"This is no longer western Howard; this is western Columbia," said Mike Mullinix, referring to the populous if unincorporated center of the county, which has grown from nothing in the early 1960s to nearly 100,000 people. The county's overall population has grown nearly eightfold fold in the same time.
Just across Howard Road from the Mullinix home farm is a new housing development called The Warfields II, with more than 60 lots laid out atop a hill in what the real estate sales lingo describes as a "pastoral setting." A six-bedroom, five-bath brick house built there with cathedral ceilings is listed for $1.2 million.
Land values have soared in Howard, and so have property taxes, giving many landowners reason to consider selling out to developers. By selling development rights, farmers get substantial cash payments from the government and reduce their tax bill, since the land is no longer available for housing or other uses.
The Mullinixes were among the first wave of farmers in Howard to offer the state their development rights. They sold easements on their farms in 1984, and got paid about $450,000 at the time, according to the preservation foundation's director.
But development pressures in Howard inflated land values so much there that the state often couldn't offer farmers enough to get them to sell. The county created its own, more generous preservation program, and has bought the bulk of the 21,650 acres under agricultural easements there, according to Joy Levy, administrator of the county program. And unlike most of the state's easements, the county's are permanent, meaning landowners can't lift development restrictions under any circumstances.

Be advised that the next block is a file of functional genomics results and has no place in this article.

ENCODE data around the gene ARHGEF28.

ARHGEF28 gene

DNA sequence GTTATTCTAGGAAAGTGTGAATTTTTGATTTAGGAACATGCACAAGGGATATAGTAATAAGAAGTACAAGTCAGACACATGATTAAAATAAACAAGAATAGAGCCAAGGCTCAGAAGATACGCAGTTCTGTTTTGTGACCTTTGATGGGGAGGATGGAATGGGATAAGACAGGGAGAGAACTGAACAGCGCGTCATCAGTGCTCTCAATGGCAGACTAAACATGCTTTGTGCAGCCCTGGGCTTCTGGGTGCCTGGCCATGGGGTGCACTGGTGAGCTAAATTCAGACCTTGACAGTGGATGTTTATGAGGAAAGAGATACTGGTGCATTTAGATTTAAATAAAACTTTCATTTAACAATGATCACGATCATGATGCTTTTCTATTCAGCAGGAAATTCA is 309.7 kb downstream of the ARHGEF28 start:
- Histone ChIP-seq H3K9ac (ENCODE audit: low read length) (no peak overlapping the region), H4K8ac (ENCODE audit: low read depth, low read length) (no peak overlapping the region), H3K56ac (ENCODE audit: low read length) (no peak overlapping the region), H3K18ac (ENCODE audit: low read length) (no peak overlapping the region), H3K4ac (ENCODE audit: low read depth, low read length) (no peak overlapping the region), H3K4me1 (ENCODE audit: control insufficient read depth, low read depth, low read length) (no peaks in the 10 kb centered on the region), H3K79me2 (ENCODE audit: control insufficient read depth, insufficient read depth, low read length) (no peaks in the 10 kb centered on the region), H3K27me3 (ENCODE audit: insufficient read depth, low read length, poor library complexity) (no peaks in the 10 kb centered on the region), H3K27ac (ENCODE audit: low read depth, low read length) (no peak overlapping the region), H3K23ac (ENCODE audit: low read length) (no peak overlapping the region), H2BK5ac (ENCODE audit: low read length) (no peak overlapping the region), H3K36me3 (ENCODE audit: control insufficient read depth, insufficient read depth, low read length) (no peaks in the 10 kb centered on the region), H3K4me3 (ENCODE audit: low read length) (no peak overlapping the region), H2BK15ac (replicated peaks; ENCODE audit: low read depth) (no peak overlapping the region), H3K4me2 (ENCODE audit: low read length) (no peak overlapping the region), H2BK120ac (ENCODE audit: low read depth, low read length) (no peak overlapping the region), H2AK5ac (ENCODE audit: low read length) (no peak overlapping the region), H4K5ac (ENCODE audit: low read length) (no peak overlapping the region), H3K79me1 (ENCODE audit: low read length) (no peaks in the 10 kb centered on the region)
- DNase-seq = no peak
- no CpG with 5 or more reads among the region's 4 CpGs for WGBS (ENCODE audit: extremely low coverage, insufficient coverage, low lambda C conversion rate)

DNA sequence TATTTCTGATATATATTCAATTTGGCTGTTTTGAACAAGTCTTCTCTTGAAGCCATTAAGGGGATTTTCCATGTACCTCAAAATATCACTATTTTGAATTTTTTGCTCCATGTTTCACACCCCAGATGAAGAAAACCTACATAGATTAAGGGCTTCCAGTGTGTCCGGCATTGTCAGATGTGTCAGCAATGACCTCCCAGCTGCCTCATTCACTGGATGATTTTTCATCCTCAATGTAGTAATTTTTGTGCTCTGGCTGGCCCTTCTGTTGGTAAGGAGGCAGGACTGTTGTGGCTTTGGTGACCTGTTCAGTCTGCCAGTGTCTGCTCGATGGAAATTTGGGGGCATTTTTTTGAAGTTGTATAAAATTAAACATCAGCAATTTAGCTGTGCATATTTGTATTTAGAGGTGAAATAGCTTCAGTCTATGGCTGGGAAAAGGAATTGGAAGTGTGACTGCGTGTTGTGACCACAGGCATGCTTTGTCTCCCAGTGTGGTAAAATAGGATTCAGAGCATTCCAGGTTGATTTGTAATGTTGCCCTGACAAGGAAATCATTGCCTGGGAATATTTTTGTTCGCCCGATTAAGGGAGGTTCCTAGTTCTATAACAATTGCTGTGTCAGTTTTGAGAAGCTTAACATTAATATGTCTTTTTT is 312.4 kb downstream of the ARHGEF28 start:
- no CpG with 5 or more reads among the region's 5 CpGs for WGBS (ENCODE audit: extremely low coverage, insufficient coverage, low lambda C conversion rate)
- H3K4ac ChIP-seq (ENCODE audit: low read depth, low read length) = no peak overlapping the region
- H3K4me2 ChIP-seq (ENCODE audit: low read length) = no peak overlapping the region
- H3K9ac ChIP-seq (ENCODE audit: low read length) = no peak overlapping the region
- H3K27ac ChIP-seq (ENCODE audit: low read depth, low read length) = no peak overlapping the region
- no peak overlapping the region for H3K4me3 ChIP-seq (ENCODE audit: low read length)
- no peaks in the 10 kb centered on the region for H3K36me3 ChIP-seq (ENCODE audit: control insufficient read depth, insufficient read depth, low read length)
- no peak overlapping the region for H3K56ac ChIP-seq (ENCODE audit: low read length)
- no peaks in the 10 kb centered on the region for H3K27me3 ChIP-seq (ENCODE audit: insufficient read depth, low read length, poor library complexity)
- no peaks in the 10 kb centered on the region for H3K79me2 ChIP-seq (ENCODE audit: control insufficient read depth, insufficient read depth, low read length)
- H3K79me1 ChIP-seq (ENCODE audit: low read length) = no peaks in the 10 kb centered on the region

Mullinix said the brothers have no plans right now to sell any of their land for development. But with the community changing and the future uncertain, they want to keep their options open.
"I personally think we can save the family farm outside the program," he said. "You can do different things."
The brothers also run a farm equipment and supply business on a small chunk of the family's home farm on Howard Road; it is not covered by the easement, which would otherwise bar most commercial enterprises. Mullinix said the business has done well, but it's been tough in recent years raising cattle and crops.
The brothers' application to get out of the preservation program says annual losses have ranged from $430,000 to more than $530,000 on the three farms combined from 2008 through 2010. But West, the foundation director, is not convinced that the Mullinixes did that poorly. She has commissioned an expert review of the partnership's profit-and-loss statements.
"They have to prove that no owner can farm that land successfully and make a profit," West said. That's the word in the law: 'profit.' It doesn't say you have to be able to farm in a manner that would sustain three families or households. ...
"It's a hard test, and it was intentionally made difficult.''
The Mullinixes have run afoul of the program a few times over the years with activities deemed non-agricultural. In 1999, they were denied a request to have a commercial landscaping business on their property, and two years ago they were forced to remove a topsoil screening machine, according to West. Last year, the foundation threatened to fine them up to $50,000 unless they shut down a second landscaping business operating from leased land on one of the farms.